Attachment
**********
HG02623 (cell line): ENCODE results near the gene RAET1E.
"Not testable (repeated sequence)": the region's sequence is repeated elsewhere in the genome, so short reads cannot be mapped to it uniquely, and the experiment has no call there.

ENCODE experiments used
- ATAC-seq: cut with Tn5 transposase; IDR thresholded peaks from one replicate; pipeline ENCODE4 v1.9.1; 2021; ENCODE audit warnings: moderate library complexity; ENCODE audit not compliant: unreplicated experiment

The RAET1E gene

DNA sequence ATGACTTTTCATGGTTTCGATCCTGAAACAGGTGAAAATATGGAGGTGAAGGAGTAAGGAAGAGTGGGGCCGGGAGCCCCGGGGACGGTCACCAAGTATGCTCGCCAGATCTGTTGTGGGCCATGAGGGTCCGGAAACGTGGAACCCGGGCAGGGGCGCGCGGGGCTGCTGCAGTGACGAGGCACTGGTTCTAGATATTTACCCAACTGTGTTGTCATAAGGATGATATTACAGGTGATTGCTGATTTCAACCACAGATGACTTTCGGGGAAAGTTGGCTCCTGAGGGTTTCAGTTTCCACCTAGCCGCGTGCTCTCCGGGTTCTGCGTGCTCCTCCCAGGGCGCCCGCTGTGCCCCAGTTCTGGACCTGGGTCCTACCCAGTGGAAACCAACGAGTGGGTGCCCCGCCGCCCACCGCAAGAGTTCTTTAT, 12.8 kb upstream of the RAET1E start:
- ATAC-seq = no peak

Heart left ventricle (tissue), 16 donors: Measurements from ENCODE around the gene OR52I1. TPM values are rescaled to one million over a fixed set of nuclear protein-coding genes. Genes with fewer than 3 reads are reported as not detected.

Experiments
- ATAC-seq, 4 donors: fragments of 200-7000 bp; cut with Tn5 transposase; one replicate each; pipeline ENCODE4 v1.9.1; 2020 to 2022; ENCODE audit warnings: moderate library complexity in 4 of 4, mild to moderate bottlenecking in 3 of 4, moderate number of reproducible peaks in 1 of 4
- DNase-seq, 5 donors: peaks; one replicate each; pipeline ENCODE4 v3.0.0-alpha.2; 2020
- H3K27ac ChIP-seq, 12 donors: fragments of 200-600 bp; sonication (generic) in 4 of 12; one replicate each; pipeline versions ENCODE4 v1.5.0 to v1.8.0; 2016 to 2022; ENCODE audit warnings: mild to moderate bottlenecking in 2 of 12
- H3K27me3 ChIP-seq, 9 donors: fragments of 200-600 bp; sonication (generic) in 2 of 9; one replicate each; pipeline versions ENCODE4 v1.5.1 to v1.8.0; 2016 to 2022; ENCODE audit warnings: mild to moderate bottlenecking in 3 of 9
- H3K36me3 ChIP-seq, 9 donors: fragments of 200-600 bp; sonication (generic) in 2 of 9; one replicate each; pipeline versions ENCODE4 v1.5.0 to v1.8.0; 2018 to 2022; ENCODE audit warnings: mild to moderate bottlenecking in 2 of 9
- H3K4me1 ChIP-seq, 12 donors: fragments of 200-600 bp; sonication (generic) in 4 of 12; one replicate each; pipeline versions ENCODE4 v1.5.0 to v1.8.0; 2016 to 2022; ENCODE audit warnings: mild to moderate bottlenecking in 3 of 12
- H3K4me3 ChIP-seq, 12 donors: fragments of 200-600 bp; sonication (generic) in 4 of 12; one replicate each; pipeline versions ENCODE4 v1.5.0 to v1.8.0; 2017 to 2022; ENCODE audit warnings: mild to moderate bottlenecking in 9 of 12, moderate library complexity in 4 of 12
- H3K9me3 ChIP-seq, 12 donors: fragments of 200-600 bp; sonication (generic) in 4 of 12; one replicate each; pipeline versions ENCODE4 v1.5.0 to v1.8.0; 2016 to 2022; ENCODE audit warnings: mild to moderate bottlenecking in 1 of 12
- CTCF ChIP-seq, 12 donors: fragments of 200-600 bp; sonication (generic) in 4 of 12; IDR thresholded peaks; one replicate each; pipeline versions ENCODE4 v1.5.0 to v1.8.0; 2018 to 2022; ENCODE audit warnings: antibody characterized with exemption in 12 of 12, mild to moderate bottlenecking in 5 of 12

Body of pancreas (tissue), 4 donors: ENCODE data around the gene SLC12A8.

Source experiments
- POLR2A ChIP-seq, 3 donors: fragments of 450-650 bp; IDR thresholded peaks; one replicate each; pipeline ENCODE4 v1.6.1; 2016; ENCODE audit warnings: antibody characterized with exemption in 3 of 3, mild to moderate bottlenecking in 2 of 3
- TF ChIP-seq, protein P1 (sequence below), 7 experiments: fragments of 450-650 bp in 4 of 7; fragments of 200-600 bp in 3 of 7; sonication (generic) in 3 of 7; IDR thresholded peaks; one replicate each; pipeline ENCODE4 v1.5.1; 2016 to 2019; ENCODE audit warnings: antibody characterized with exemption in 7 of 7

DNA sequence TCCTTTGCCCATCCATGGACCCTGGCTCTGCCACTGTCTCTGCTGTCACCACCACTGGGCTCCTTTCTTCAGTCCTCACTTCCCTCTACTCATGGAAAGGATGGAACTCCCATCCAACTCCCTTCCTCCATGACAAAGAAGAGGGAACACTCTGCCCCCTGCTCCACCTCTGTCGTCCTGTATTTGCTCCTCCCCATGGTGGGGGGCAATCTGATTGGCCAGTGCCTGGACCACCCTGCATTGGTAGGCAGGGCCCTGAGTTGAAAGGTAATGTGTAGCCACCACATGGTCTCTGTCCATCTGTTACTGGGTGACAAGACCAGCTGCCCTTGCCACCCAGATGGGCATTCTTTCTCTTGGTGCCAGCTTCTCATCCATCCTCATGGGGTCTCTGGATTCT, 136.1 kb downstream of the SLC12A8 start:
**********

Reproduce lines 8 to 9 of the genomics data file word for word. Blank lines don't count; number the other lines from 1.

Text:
Heart left ventricle (tissue), 16 donors: Measurements from ENCODE around the gene OR52I1. TPM values are rescaled to one million over a fixed set of nuclear protein-coding genes. Genes with fewer than 3 reads are reported as not detected.

Experiments